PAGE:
*? Serve large populations
*? Provide assistance to a diverse urban and rural population
*? Provide regionalization
*? Meet a high percentage of the water supply needs of the water users to be served by the project
*? Amount of local contribution to finance the project
*? Financial capacity of the applicant to repay
*? Ability of the board and applicant to leverage financing in a timely manner
*? Whether there is an emergency
*? If the project is “shovel ready” at the time of application
*? The effect on water conservation
*? Priority given by Regional Water Planning Groups
To ensure that rural areas are supported, at least 10 percent of the fund must be used for projects designed to serve rural political subdivisions and agriculture water conservation projects. The bills also require 20 percent of projects funded to be dedicated to water conservation and reuse. Updated language in the bills specifies that agricultural water conservation projects qualify under either of these fund set asides.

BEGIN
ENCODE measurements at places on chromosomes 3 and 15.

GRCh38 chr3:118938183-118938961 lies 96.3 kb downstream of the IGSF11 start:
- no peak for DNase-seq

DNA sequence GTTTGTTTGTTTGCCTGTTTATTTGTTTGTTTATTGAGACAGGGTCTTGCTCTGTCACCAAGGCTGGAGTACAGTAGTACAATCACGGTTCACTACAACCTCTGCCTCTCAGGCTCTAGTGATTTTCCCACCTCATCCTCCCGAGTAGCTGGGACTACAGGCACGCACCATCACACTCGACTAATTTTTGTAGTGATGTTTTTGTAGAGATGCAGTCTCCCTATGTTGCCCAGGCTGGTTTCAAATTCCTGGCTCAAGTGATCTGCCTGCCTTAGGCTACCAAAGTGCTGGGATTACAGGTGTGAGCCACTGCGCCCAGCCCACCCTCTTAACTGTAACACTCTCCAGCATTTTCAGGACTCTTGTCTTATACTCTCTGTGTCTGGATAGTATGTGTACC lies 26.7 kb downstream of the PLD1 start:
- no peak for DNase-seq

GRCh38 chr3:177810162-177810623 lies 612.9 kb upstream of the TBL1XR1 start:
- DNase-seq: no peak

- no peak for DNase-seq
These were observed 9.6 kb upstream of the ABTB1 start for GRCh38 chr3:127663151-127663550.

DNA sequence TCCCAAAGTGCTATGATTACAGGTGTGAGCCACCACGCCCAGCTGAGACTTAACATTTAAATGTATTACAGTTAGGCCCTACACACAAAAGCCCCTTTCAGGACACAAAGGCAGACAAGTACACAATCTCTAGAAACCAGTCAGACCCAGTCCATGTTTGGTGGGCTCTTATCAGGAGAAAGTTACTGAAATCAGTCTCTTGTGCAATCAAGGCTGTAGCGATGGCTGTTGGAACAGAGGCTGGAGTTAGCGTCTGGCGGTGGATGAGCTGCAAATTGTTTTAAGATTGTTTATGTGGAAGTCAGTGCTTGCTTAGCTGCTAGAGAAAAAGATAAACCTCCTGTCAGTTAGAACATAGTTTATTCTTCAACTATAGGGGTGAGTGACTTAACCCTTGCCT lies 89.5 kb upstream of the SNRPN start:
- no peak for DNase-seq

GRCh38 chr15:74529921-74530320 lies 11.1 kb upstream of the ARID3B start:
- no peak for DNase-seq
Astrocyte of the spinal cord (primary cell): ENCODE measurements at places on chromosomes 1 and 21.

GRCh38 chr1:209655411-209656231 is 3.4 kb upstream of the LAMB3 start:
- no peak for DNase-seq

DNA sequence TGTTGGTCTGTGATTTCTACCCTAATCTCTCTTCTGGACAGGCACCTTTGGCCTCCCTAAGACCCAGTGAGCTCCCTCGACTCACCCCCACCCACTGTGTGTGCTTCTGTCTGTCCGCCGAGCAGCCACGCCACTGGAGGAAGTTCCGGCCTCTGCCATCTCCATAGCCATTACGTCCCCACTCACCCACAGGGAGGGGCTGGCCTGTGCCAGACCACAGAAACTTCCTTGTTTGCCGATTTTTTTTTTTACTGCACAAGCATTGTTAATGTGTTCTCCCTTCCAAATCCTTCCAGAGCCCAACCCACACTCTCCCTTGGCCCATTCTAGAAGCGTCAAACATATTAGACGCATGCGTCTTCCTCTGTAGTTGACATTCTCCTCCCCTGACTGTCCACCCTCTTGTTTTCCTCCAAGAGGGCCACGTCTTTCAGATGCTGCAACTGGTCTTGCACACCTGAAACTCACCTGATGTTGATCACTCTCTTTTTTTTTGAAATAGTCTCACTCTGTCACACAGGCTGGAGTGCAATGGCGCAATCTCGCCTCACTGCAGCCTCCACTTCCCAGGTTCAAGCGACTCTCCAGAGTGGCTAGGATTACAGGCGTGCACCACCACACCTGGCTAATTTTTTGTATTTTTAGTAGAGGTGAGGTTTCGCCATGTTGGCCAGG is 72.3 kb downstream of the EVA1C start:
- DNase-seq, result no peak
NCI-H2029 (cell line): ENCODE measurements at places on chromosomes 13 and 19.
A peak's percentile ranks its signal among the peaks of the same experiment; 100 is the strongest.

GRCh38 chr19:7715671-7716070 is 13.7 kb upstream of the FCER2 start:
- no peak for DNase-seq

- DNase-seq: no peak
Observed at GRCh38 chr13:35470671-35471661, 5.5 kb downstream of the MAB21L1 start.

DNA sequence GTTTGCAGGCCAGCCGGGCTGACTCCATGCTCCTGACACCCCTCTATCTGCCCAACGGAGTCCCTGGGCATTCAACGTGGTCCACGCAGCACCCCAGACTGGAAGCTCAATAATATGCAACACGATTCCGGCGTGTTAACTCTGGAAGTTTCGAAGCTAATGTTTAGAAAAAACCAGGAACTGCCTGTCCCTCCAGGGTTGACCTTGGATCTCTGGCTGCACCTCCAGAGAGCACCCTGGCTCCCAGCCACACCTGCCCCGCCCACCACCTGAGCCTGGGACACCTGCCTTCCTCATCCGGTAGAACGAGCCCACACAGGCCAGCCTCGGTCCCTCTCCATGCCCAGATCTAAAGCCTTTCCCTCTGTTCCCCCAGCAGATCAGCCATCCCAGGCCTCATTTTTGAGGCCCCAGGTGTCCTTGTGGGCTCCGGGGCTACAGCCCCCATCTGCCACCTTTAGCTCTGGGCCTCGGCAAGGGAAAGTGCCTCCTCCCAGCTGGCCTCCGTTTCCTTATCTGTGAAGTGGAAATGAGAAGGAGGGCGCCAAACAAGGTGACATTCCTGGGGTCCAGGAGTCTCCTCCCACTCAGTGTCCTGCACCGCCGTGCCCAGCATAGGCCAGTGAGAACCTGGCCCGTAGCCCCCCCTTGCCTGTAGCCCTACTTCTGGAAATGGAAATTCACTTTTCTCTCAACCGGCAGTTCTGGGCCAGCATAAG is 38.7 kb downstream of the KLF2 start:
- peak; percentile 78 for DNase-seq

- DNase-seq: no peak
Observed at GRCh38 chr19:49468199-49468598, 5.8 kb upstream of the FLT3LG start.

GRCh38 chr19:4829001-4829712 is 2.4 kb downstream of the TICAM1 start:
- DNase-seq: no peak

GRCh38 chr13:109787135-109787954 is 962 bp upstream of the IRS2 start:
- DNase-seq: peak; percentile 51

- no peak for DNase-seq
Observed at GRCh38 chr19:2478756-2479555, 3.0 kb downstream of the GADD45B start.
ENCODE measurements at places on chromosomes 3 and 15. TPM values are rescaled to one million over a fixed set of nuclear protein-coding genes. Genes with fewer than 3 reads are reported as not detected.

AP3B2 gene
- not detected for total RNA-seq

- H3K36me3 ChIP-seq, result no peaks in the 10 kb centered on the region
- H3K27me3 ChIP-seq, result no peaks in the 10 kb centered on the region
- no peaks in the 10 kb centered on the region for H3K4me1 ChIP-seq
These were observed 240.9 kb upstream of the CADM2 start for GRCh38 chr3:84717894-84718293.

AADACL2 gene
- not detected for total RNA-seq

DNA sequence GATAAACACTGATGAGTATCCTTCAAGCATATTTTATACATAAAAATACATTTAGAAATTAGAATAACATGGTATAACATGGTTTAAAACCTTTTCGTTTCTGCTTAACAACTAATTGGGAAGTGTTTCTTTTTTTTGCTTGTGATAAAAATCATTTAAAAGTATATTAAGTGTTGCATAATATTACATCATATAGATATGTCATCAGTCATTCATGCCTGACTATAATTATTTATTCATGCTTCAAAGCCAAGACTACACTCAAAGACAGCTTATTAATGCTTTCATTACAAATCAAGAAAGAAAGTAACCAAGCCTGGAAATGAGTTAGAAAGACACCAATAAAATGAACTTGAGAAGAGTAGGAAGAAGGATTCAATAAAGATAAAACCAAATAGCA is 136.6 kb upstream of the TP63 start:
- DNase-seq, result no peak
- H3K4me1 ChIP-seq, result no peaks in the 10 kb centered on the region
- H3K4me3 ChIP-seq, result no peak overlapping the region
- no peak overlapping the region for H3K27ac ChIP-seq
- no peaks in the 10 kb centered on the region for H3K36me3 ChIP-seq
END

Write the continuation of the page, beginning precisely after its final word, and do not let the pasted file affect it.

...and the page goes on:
The bills change the structure and administration of the Texas Water Development Board. The Board will consist of three members instead of six and none may have served before Jan. 1, 2013. They also impose a two-term limit, and board member positions will become full time. Additionally, the bills provide that one member must have experience in engineering, one in public or private finance, and one in the field of law or business.
The House refused to concur in the Senate’s amendments to the bill. As a result, the bill has gone to Conference Committee. Committee members include:
Eddie Lucio III